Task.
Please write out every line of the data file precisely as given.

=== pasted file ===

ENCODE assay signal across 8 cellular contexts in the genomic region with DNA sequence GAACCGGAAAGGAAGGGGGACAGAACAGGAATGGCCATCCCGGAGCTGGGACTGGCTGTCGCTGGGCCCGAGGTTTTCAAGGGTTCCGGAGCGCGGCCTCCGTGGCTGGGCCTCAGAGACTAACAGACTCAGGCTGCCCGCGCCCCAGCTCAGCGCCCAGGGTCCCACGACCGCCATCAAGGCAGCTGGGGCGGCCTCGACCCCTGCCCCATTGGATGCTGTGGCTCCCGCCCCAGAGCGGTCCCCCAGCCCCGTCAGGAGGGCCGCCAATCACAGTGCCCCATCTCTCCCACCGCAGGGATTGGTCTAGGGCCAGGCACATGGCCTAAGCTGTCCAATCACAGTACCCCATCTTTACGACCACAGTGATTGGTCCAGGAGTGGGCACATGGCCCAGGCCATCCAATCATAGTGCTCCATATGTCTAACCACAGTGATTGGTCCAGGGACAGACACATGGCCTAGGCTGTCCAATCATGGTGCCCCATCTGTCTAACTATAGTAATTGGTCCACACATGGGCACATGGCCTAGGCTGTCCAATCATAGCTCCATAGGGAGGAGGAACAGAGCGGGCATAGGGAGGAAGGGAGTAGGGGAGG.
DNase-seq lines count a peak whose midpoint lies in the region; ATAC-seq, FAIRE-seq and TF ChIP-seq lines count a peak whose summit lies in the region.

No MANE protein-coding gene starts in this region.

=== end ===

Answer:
ENCODE assay signal across 8 cellular contexts in the genomic region with DNA sequence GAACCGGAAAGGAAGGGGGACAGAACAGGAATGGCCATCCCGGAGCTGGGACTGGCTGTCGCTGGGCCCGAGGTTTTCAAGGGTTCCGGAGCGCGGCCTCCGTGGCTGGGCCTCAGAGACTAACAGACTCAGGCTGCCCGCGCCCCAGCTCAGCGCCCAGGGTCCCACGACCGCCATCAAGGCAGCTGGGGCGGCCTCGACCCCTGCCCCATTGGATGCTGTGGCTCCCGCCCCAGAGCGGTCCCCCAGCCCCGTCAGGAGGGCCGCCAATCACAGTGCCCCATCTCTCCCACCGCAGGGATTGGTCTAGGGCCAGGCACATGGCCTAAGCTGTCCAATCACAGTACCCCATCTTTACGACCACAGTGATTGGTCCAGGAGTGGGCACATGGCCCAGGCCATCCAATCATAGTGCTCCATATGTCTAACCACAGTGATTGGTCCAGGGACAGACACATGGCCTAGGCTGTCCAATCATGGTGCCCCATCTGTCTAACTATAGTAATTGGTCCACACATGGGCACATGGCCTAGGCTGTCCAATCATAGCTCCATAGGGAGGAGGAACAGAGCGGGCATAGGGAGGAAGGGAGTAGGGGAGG.
DNase-seq lines count a peak whose midpoint lies in the region; ATAC-seq, FAIRE-seq and TF ChIP-seq lines count a peak whose summit lies in the region.

No MANE protein-coding gene starts in this region.